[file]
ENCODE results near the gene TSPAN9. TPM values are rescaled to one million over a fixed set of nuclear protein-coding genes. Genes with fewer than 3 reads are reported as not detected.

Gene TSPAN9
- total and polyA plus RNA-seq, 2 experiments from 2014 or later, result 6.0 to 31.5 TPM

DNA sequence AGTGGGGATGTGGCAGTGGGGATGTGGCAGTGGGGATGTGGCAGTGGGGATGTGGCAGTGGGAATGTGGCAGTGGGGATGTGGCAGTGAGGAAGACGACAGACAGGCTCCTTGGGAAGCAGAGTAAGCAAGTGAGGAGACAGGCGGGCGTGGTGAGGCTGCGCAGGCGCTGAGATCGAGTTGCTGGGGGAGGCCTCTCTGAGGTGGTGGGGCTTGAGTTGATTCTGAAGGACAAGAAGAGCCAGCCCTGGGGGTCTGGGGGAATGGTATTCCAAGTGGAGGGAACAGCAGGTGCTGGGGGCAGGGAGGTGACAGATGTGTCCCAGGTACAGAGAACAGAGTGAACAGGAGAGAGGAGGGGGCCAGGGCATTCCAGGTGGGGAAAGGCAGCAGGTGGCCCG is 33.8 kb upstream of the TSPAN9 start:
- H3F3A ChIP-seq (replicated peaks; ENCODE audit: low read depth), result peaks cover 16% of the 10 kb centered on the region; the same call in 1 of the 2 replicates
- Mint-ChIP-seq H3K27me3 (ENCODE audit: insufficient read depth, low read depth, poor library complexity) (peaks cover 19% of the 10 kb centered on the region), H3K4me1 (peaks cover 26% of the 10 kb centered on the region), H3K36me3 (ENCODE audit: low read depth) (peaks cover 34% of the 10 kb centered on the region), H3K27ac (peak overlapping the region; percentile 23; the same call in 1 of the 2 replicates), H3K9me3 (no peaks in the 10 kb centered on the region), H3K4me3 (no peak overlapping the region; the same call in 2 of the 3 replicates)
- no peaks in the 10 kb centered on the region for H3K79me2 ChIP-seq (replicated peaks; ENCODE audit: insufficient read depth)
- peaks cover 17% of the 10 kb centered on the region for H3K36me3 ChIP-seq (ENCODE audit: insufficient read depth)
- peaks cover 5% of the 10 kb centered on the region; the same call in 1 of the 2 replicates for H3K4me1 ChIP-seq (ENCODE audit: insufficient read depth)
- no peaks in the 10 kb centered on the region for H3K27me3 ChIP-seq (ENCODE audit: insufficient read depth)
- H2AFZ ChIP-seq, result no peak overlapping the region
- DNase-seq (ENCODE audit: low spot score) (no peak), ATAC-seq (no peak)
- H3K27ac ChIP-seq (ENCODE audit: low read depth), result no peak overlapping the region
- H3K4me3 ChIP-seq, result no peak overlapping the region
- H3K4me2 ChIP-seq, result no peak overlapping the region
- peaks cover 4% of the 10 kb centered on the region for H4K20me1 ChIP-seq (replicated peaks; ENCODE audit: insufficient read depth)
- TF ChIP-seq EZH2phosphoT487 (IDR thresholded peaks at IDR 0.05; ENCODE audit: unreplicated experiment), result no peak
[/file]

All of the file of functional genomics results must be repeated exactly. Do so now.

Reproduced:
ENCODE results near the gene TSPAN9. TPM values are rescaled to one million over a fixed set of nuclear protein-coding genes. Genes with fewer than 3 reads are reported as not detected.

Gene TSPAN9
- total and polyA plus RNA-seq, 2 experiments from 2014 or later, result 6.0 to 31.5 TPM

DNA sequence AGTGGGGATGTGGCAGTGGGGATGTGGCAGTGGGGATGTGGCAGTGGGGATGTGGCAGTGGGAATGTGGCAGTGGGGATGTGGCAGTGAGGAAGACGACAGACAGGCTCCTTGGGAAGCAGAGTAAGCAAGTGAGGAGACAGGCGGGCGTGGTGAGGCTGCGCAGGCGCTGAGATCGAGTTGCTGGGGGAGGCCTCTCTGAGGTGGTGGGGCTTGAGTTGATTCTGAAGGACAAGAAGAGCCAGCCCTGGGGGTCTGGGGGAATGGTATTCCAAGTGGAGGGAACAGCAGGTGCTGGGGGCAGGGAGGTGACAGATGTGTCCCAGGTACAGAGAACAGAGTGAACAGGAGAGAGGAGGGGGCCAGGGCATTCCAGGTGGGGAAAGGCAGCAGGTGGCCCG is 33.8 kb upstream of the TSPAN9 start:
- H3F3A ChIP-seq (replicated peaks; ENCODE audit: low read depth), result peaks cover 16% of the 10 kb centered on the region; the same call in 1 of the 2 replicates
- Mint-ChIP-seq H3K27me3 (ENCODE audit: insufficient read depth, low read depth, poor library complexity) (peaks cover 19% of the 10 kb centered on the region), H3K4me1 (peaks cover 26% of the 10 kb centered on the region), H3K36me3 (ENCODE audit: low read depth) (peaks cover 34% of the 10 kb centered on the region), H3K27ac (peak overlapping the region; percentile 23; the same call in 1 of the 2 replicates), H3K9me3 (no peaks in the 10 kb centered on the region), H3K4me3 (no peak overlapping the region; the same call in 2 of the 3 replicates)
- no peaks in the 10 kb centered on the region for H3K79me2 ChIP-seq (replicated peaks; ENCODE audit: insufficient read depth)
- peaks cover 17% of the 10 kb centered on the region for H3K36me3 ChIP-seq (ENCODE audit: insufficient read depth)
- peaks cover 5% of the 10 kb centered on the region; the same call in 1 of the 2 replicates for H3K4me1 ChIP-seq (ENCODE audit: insufficient read depth)
- no peaks in the 10 kb centered on the region for H3K27me3 ChIP-seq (ENCODE audit: insufficient read depth)
- H2AFZ ChIP-seq, result no peak overlapping the region
- DNase-seq (ENCODE audit: low spot score) (no peak), ATAC-seq (no peak)
- H3K27ac ChIP-seq (ENCODE audit: low read depth), result no peak overlapping the region
- H3K4me3 ChIP-seq, result no peak overlapping the region
- H3K4me2 ChIP-seq, result no peak overlapping the region
- peaks cover 4% of the 10 kb centered on the region for H4K20me1 ChIP-seq (replicated peaks; ENCODE audit: insufficient read depth)
- TF ChIP-seq EZH2phosphoT487 (IDR thresholded peaks at IDR 0.05; ENCODE audit: unreplicated experiment), result no peak